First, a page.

October 31, 2014
 
 
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The Law Office Network/Linux Server Trial

Getting Started with a Small Business

  • April 4, 2002
  • By Rob Reilly

Doing computer work for a relative or friend can be a win-win situation. They appreciate your commitment to do a good job and you can usually put in the right equipment. In this case, my attorney relatives knew they needed a network to tie their practice together. You might think this type of project is a cakewalk for a moderately technical Linux enthusiast...continue reading, do a project, and then send me an email with your story.

For some reason, these projects never really get "finished". Your client could be your kids on a home network, your sister-in-law with DSL or a close accountant friend. The formal project management process, with heavy emphasis on documenting everything, goes out the window quickly. You can use planning meetings and checklists to help track the myriad of details. Did I mention that YOU are now the "project team".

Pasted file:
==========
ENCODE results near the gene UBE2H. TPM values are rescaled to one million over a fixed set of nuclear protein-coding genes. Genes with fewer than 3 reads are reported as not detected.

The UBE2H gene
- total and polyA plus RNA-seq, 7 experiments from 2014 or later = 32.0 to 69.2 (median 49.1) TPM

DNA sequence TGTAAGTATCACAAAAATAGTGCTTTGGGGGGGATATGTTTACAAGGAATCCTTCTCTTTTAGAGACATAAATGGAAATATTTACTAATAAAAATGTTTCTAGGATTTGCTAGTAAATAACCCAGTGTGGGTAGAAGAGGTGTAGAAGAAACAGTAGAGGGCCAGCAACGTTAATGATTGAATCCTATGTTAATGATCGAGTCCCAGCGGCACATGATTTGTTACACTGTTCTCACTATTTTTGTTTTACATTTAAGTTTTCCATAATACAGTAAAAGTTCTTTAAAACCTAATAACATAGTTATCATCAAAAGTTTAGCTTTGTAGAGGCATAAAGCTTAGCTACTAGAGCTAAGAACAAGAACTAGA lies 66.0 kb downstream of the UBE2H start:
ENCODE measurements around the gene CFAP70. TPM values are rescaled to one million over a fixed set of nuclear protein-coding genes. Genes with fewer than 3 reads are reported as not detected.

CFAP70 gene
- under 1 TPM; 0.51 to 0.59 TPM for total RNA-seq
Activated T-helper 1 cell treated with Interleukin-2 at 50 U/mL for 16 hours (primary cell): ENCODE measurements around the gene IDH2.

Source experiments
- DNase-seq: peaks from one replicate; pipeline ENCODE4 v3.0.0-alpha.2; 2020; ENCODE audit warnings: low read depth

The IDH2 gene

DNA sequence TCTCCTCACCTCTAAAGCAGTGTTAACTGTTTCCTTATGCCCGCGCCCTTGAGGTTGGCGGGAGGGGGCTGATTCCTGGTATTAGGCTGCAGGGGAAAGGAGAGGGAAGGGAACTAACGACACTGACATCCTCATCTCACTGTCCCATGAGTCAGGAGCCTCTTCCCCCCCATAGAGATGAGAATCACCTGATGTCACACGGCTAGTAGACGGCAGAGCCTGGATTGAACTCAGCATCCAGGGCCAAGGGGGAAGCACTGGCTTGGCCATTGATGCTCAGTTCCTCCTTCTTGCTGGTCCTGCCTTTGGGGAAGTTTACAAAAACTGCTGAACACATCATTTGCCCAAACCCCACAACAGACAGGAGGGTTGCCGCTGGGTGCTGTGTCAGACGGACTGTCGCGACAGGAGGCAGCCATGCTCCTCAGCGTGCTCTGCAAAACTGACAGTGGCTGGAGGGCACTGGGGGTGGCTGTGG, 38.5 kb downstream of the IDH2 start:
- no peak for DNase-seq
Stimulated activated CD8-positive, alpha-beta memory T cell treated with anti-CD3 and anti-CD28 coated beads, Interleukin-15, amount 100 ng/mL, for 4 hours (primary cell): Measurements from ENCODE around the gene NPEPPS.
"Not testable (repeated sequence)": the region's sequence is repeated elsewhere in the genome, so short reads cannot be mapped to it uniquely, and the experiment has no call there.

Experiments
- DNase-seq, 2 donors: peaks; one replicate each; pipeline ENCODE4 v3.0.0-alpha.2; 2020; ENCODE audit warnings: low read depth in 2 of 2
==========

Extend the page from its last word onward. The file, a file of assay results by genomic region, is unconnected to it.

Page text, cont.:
Attorneys need various types of tools to accomplish legal work. They need to write and assemble complex multi-page document packages, track their billable and overhead time, collaborate with each other, and bill for their services. This particular office had two attorneys and five staff people on various Windows 98 client machines.

The attorneys wanted to use ProDocs and Word Perfect for their document assembly and Timeslips for their timekeeping tasks. The staff had some experience with these programs in a single-user Windows 98 environment. We had to obtain network versions for our implementation. Unfortunately, Timeslips didn't support running their programs on a Linux/Samba server. We took a chance to see if we could make it work. Collaboration would come from using networked applications with a central server and finally abandoning the "floppy shuffle" for file transfers.

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